February 17, 2013 High Heel Tutorial – Cover a Heel
This is something essential, you need to learn for a ‘simple’ pump. Simple things are the most difficult sometimes, but if you are aware of some easy rules, you don’t need to be afraid – this is a piece of cake. I remember when I was 15, working on my first pegged construction, my master worked on a heel like this. In those times we did not only study shoemaking, but ‘steal the craft’ as they said – learn as much as we could, watching the older ones, even if they did not explained. Luckily he was OK to share this with me, so beside enjoying the first pegged welt attachment, I had an eye on a heel. This is the way I was taught and I do. You might find it pretty handy.
This is what we are looking for. Do you realize the front perfectly matching? This is what we need there. If there is gap – do it again.
First of all, let’s make a pattern! It is easy – you just roll the heel on a paper and draw the edges. (you can even do it on leather by the way).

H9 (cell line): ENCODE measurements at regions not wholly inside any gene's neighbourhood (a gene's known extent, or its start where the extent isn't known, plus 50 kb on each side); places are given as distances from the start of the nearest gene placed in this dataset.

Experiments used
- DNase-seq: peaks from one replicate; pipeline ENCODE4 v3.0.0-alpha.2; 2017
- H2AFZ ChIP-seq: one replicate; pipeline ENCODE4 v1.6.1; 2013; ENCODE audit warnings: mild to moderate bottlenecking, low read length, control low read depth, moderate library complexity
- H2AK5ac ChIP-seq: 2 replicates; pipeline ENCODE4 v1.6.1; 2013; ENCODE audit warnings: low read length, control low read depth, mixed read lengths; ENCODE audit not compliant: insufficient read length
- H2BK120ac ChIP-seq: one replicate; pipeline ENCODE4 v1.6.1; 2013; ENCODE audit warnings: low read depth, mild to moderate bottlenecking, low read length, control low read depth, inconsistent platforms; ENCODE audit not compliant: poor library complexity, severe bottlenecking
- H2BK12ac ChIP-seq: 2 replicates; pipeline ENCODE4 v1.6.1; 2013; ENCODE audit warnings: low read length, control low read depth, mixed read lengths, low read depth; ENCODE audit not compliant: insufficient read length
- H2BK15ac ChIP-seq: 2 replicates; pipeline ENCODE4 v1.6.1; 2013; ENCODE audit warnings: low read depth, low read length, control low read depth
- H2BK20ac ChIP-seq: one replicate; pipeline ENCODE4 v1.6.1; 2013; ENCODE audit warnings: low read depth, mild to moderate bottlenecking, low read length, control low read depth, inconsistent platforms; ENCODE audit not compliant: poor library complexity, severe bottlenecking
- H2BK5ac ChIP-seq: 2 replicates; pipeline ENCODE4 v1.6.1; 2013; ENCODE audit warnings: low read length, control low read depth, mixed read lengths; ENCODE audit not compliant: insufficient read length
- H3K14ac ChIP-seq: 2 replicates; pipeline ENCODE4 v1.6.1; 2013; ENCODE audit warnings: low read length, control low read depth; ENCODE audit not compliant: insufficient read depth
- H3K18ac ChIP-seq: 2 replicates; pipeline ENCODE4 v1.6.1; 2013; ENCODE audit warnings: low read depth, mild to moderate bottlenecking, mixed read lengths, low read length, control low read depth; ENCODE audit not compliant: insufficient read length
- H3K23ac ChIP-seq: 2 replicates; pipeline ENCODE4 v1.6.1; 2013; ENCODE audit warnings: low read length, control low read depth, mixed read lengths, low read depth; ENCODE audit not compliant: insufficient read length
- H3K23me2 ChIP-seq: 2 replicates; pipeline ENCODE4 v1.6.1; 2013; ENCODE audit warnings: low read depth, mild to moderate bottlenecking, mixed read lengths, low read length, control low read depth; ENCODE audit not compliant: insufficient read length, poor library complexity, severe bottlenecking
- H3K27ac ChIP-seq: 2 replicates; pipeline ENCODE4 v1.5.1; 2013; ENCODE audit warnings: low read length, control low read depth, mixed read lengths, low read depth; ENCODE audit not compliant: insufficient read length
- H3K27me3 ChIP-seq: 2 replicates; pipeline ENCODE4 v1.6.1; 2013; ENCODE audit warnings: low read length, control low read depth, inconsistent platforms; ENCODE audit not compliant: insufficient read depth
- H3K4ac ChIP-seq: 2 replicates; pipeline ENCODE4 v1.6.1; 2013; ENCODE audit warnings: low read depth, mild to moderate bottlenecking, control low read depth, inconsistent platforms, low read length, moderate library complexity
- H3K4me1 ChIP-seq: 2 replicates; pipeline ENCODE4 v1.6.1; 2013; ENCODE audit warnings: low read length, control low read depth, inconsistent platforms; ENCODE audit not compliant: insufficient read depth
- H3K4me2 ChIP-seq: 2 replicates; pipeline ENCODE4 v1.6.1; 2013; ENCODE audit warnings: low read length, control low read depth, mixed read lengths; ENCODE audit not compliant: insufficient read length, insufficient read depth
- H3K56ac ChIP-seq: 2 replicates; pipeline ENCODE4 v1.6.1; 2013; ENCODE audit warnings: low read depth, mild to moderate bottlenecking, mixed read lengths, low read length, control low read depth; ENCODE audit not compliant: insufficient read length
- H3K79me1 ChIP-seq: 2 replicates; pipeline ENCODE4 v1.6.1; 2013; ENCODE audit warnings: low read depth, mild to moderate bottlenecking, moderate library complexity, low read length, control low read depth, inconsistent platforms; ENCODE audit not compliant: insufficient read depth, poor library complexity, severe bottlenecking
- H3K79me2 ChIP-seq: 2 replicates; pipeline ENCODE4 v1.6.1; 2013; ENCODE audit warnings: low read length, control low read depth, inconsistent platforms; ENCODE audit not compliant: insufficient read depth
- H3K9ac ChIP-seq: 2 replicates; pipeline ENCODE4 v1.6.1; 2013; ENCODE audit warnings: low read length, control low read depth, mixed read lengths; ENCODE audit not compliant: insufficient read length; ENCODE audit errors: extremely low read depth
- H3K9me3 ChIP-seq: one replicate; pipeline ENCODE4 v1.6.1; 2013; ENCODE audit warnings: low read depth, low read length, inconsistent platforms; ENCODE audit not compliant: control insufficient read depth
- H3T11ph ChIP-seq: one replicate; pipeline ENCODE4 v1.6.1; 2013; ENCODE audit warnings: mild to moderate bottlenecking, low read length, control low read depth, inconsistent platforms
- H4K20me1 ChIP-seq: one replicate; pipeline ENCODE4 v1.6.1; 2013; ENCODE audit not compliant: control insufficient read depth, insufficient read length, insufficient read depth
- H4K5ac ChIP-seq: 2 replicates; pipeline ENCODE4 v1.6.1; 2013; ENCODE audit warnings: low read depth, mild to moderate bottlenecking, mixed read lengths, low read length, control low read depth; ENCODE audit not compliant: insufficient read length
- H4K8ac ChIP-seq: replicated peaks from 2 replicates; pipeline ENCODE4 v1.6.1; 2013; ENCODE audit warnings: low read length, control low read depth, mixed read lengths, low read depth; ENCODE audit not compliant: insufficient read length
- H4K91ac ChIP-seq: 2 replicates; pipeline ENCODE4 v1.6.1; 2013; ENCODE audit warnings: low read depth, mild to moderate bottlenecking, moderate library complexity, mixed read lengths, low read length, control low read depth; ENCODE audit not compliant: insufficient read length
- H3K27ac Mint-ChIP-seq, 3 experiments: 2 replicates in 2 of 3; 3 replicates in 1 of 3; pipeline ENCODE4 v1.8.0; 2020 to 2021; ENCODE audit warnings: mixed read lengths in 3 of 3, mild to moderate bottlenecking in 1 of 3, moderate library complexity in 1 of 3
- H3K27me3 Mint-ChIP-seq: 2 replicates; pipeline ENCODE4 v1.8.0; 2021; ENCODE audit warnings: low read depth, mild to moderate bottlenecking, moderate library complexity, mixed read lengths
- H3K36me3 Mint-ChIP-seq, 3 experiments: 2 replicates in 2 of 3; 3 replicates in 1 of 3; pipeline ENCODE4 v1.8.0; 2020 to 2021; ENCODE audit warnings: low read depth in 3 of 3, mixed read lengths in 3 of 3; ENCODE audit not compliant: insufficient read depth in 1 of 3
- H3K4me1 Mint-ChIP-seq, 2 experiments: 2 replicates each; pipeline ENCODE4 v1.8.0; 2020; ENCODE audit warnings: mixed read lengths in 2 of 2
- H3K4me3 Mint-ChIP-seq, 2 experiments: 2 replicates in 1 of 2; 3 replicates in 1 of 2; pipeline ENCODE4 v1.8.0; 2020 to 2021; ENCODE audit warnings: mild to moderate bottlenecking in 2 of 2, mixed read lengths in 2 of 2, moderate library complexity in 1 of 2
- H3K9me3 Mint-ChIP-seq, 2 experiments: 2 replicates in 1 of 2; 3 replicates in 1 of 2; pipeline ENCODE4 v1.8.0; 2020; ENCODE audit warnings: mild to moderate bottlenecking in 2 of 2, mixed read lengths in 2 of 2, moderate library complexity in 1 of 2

Check how much you need on the heel breast (means: front of the heel).
Mirror the pattern and check. If it is bigger – good. This is the way, we, shoemakers work.
Let’s check the thickness – 1,1 mm. Way too thick for this job, so we need to make it thinner.
0,6 mm – perfect. Make sure you prepare the surface well! A bit of sanding, apply the glue, ready to use. (I used an industrial leather splitter here)
Next step – attach on the center line, apply a little stretch. I mean a very little.
So far so good – we have enough extra to cover the edges and the heel breast. Cover from one side…
then the other.
I know.. I felt the same way. Weird look! How it is going to be that nice ever? Well this is the trick. You make one, straight, nice cut though two layers at once. Now remove the top…
The trick is done. You put back the layers (you might need to attach some glue at this point) and you get this:
And for the end of this post…
1. if you want to learn more – you are very welcome in my courses. You always learn more personally.
2. Please do not ask where did I got this and that. Not only makes me feel I kept an infomercial here, selling shoemaking stuff, but you are not going to be happy with the answer (I ordered many hundred pairs at once). Let’s just focus on the knowledge, you get here, right?